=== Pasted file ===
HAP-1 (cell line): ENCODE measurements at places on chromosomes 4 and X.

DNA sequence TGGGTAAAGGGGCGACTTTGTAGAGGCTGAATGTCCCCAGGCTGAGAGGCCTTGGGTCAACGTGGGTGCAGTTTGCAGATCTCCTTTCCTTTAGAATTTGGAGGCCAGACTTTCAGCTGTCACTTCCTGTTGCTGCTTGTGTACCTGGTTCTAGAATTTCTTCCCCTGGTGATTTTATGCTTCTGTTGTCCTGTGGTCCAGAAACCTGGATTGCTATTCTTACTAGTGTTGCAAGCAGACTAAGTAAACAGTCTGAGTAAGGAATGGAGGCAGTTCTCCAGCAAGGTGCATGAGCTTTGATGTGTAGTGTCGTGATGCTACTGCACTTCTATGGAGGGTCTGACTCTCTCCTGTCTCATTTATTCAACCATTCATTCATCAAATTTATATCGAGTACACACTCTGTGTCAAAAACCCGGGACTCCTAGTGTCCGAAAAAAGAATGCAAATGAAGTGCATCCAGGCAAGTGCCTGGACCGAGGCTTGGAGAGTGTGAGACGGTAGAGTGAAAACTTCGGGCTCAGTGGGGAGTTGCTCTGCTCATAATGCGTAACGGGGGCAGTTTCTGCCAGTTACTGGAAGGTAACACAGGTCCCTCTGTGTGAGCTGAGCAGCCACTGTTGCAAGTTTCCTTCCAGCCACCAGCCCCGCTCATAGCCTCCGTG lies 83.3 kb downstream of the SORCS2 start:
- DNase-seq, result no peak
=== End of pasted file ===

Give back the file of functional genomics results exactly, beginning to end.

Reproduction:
HAP-1 (cell line): ENCODE measurements at places on chromosomes 4 and X.

DNA sequence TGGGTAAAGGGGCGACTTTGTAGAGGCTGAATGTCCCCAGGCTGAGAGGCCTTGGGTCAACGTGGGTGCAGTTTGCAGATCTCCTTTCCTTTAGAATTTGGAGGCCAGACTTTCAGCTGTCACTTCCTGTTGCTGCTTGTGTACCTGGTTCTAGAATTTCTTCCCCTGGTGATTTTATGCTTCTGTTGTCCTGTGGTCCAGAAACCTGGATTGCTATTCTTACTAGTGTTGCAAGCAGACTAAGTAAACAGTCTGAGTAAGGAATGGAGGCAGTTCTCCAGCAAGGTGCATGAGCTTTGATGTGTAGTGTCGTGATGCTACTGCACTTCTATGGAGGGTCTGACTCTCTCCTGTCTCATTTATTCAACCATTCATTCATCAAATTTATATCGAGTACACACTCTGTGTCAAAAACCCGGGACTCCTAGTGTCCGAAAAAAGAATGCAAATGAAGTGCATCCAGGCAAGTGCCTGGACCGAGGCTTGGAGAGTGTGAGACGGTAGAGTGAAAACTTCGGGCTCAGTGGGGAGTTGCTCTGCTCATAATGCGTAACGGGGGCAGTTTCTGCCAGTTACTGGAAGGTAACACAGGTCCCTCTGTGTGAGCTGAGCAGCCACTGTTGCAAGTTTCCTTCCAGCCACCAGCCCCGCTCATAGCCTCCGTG lies 83.3 kb downstream of the SORCS2 start:
- DNase-seq, result no peak